Background: Language functions are known to be affected in diverse neurological conditions, including ischemic stroke, traumatic brain injury, and brain tumors. Because language networks are extensive, interpretation of functional data depends on the task completed during evaluation. Aim: The aim was to map the hemodynamic consequences of word association using functional magnetic resonance imaging (fMRI) in normal human subjects. Materials and Methods: Ten healthy subjects underwent fMRI scanning with a postlexical access semantic association task vs lexical processing task. The fMRI protocol involved a T2*-weighted gradient-echo echo-planar imaging (GE-EPI) sequence (TR 4523 ms, TE 64 ms, flip angle 90º) with alternate baseline and activation blocks. A total of 78 scans were taken (interscan interval = 3 s) with a total imaging time of 587 s. Functional data were processed in Statistical Parametric Mapping software (SPM2) with 8-mm Gaussian kernel by convolving the blood oxygenation level-dependent (BOLD) signal with an hemodynamic response function estimated by general linear method to generate SPM{t} and SPM{F} maps. Results: Single subject analysis of the functional data (FWE-corrected, P≤0.001) revealed extensive activation in the frontal lobes, with overlaps among middle frontal gyrus (MFG), superior, and inferior frontal gyri. BOLD activity was also found in the medial frontal gyrus, middle occipital gyrus (MOG), anterior fusiform gyrus, superior and inferior parietal lobules, and to a smaller extent, the thalamus and right anterior cerebellum. Group analysis (FWE-corrected, P≤0.001) revealed neural recruitment of bilateral lingual gyri, left MFG, bilateral MOG, left superior occipital gyrus, left fusiform gyrus, bilateral thalami, and right cerebellar areas. Conclusions: Group data analysis revealed a cerebellar-occipital-fusiform-thalamic network centered around bilateral lingual gyri for word association, thereby indicating how these areas facilitate language comprehension by activating a semantic association network of words processed postlexical access. This finding is important when assessing the extent of cognitive damage and/or recovery and can be used for presurgical planning after optimization.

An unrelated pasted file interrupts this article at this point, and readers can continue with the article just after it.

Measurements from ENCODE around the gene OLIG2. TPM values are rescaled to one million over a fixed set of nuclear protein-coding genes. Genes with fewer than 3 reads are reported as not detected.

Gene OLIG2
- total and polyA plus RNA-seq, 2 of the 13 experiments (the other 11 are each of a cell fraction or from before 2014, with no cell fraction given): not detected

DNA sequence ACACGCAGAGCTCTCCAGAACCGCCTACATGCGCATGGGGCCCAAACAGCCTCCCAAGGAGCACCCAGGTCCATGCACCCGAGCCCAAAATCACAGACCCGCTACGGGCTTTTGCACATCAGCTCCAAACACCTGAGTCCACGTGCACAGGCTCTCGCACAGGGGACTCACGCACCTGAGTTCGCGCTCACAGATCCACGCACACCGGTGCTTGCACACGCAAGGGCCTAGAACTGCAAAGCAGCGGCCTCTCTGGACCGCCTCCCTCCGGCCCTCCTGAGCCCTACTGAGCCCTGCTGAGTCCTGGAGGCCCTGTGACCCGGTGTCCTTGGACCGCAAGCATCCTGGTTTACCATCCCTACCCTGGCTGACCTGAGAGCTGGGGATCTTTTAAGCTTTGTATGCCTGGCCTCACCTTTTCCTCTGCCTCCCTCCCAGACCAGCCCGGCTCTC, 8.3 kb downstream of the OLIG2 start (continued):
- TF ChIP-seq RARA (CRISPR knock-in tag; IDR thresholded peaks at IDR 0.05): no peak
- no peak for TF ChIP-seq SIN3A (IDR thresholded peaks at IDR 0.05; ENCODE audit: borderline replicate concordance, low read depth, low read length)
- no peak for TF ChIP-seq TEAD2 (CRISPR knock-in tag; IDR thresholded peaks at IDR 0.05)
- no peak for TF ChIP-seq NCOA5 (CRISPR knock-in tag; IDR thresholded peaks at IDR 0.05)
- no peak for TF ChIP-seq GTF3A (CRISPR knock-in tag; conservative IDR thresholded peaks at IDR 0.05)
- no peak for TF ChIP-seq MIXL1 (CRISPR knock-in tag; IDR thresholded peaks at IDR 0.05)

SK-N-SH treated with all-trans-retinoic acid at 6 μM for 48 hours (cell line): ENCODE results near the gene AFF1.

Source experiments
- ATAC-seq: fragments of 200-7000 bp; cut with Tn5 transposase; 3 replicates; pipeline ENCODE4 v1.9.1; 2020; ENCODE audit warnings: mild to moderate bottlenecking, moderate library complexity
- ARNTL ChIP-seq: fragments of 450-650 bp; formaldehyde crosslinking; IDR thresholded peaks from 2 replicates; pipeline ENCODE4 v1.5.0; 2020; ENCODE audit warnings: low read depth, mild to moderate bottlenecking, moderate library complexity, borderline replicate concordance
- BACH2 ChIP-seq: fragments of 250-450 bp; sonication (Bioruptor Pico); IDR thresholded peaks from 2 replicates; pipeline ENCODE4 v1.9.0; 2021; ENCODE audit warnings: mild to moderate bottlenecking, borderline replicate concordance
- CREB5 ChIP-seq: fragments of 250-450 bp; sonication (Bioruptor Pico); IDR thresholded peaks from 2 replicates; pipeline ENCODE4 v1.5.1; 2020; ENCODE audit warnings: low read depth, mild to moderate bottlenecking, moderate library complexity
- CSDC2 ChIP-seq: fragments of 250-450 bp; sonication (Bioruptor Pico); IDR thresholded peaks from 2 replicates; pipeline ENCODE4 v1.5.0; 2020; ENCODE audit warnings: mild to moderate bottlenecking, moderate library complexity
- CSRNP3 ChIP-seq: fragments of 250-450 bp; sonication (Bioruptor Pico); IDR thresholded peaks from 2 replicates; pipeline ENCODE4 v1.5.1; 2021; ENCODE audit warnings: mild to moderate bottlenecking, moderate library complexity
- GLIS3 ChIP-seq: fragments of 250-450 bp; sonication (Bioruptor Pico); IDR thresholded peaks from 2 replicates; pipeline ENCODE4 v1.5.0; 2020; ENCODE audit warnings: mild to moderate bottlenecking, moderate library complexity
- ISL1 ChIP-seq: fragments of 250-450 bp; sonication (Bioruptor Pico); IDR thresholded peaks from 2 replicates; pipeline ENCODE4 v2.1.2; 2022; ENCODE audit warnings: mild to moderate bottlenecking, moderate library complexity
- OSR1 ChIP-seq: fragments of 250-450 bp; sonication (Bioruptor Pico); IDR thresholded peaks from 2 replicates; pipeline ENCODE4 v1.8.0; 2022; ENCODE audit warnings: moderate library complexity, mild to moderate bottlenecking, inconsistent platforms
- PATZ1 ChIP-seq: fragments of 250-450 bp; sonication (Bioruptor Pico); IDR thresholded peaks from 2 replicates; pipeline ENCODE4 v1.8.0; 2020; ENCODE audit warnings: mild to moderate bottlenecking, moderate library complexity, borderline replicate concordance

4,576 338 4
Prevalence of lower extremity venous duplication
William L Simpson, David M Krakowsi
July-September 2010, 20(3):230-234
DOI:10.4103/0971-3026.69367  PMID:21042454
Purpose: This retrospective study was performed to determine the prevalence of lower extremity venous duplication using duplex ultrasound in the patient population of a large urban medical center. Materials and Methods: The reports of all lower extremity venous ultrasound examinations performed at our institution between January 1, 2002 and December 31, 2002 were reviewed. Ultrasound examinations that were performed for purposes other than the detection of lower extremity deep vein thrombosis were excluded. The prevalence of duplication and its specific location were recorded. In addition, the prevalence of thrombus and its specific location were also recorded. Results: A total of 3118 exams were performed in 2664 patients. Of the 2664 patients, 2311 had only one examination performed during the study period; 353 patients had more than one examination performed. We found that 10.1% of patients (270/2664) had at least one venous segment duplicated and 5.4% of patients (143/2664) had a thrombus in at least one venous segment. There was a statistically significant difference in the prevalence of both duplication and thrombus with a change in venous segment. Only 0.4% of patients (11/2664) had thrombus within a duplicated segment. Of those who had more than one examination performed, 15.3% (54/353) had the same venous segment(s) seen on one examination but not another. Conclusion: Lower extremity venous duplication is a frequent anatomic variant that is seen in 10.1% of patients, but it may not be as common as is generally believed. It can result in a false negative result for deep vein thrombosis.
  3,687 253 1
Article writing
Bhavin Jankharia
July-September 2010, 20(3):161-161
DOI:10.4103/0971-3026.69345  PMID:21042436
  3,251 511 -
Predilatation of a stenotic ostium of a bronchial artery, followed by embolization in recurrent hemoptysis
Mathew P Cherian, Pankaj Mehta, Tejas M Kalyanpur, Sandeep S Hedgire, Kaustubh Narsinghpura, K Venkatesh
July-September 2010, 20(3):221-223
DOI:10.4103/0971-3026.69363  PMID:21042451
Bronchial artery embolization may be the only life-saving procedure available in a patient presenting with massive hemoptysis. Rarely, selective catheterization of these vessels may be rendered difficult due to a stenotic ostium. This may result in closure of the vessel or absence of forward flow after the stenotic segment is crossed with a diagnostic catheter or a microcatheter. Further, it may also lead to recurrence of hemoptysis if the distal vessel and the prearteriolar bed are inadequately embolized. We describe a technique of selective cannulation of the stenotic vessel, dilatation of the stenosis and then successful embolization.
  3,241 201 -
Web-review: Oncology
IK Indrajit
July-September 2010, 20(3):235-236
  2,404 179 -
The subspecialty conundrum
Rajesh Krishnamurthy
July-September 2010, 20(3):237-238
DOI:10.4103/0971-3026.69369  PMID:21042455
  2,156 141 -